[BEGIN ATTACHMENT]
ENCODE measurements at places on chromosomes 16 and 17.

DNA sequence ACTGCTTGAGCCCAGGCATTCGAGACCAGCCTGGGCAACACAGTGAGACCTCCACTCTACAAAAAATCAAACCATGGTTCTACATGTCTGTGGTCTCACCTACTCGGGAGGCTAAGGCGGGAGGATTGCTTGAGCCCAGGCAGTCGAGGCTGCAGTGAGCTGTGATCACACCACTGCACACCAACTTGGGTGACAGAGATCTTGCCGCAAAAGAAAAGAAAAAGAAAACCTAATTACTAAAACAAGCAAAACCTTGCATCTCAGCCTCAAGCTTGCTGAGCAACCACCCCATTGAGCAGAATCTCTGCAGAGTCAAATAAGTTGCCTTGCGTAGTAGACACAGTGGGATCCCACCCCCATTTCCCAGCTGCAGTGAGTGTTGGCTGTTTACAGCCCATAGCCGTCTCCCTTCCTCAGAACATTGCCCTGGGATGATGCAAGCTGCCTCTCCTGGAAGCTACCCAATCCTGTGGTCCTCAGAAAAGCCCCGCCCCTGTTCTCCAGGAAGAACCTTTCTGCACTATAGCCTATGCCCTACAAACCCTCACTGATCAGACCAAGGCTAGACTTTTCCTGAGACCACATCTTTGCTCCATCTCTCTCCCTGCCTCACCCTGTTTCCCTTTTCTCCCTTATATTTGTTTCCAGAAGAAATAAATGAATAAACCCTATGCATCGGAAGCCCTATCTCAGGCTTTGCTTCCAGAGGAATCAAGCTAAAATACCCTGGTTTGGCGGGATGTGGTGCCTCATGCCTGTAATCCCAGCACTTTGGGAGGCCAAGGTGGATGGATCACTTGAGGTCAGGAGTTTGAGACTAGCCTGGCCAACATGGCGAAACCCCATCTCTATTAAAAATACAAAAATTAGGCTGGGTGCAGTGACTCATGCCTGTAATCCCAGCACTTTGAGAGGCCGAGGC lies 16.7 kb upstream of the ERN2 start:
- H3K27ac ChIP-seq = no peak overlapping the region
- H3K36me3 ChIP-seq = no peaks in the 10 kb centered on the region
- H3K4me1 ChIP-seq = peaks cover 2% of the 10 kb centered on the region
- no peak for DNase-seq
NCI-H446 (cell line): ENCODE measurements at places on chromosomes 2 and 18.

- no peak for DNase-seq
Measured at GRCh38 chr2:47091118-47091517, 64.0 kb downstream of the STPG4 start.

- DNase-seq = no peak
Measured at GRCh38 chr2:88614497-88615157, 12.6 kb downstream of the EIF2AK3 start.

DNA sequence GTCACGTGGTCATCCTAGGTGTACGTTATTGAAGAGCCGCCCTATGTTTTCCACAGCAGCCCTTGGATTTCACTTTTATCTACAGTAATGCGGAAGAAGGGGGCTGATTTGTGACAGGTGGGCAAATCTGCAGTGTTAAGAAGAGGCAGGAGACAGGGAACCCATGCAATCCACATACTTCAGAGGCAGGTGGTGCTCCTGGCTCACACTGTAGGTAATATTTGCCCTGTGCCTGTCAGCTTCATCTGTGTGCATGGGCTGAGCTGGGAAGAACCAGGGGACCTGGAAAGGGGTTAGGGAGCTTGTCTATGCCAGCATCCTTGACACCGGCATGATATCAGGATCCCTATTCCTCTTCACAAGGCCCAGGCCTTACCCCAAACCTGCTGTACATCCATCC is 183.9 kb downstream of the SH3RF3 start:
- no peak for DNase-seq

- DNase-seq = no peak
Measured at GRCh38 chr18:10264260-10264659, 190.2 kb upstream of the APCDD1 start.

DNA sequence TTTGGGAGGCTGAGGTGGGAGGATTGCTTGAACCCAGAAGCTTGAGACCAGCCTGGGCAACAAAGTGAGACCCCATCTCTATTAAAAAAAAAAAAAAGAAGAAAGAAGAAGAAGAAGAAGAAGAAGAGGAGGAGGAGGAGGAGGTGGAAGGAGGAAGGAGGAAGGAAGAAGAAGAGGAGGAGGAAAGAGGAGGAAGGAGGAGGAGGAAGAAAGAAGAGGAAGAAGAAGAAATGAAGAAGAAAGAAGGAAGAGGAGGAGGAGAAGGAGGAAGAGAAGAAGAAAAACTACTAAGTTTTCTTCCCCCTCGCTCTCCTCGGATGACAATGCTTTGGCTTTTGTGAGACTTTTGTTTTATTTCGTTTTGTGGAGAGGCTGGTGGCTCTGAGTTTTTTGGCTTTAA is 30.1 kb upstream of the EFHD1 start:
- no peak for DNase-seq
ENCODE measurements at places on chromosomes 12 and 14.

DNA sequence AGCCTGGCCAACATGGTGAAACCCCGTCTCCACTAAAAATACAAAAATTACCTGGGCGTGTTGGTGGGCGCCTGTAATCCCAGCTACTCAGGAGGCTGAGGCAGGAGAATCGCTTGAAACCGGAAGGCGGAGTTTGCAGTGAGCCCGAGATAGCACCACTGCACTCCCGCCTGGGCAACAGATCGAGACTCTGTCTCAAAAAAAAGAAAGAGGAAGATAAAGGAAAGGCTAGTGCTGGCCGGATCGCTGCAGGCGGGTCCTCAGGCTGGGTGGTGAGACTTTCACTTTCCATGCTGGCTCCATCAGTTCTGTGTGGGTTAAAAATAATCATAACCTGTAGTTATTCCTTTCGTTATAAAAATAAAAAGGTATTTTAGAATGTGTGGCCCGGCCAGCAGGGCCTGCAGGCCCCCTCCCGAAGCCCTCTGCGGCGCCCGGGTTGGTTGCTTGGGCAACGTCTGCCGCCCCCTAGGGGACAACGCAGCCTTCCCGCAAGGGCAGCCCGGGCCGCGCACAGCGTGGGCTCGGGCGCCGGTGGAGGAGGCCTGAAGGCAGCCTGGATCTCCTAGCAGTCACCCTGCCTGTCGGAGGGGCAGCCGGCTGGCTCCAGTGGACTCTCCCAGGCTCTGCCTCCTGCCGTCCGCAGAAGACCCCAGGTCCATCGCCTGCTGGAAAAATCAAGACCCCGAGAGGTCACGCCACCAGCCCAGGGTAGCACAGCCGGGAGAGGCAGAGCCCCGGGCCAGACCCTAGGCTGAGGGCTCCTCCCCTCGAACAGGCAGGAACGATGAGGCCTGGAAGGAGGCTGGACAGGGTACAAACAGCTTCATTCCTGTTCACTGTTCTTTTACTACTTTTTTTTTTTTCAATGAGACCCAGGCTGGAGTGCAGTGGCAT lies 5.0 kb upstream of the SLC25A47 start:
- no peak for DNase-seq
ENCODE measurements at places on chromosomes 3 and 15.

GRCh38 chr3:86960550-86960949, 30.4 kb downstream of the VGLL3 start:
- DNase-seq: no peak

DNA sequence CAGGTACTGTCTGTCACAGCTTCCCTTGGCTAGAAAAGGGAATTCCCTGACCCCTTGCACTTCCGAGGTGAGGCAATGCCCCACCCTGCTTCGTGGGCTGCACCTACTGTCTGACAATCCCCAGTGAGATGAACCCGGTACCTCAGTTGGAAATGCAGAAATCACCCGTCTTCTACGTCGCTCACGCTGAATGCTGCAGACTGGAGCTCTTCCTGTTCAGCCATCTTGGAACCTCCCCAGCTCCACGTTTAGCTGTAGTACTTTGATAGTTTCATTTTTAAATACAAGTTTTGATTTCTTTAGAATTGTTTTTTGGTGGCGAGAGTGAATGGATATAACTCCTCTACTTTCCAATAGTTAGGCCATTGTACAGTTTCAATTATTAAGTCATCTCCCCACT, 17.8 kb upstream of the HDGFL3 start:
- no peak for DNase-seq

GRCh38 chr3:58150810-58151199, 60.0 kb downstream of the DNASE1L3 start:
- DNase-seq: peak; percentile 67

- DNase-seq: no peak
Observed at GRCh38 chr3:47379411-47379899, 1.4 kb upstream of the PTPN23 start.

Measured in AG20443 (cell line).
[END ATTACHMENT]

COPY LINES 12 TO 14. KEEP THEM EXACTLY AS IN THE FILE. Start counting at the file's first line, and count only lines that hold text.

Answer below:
DNA sequence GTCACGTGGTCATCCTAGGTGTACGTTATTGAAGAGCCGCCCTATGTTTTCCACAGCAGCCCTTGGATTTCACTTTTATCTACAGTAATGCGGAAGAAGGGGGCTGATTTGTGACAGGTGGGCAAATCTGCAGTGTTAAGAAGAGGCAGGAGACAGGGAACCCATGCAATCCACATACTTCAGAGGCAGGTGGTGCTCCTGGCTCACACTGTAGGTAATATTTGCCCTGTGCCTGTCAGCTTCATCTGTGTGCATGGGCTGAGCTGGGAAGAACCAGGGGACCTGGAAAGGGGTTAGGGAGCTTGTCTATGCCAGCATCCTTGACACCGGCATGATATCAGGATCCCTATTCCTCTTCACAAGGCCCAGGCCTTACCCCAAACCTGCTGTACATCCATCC is 183.9 kb downstream of the SH3RF3 start:
- no peak for DNase-seq

- DNase-seq = no peak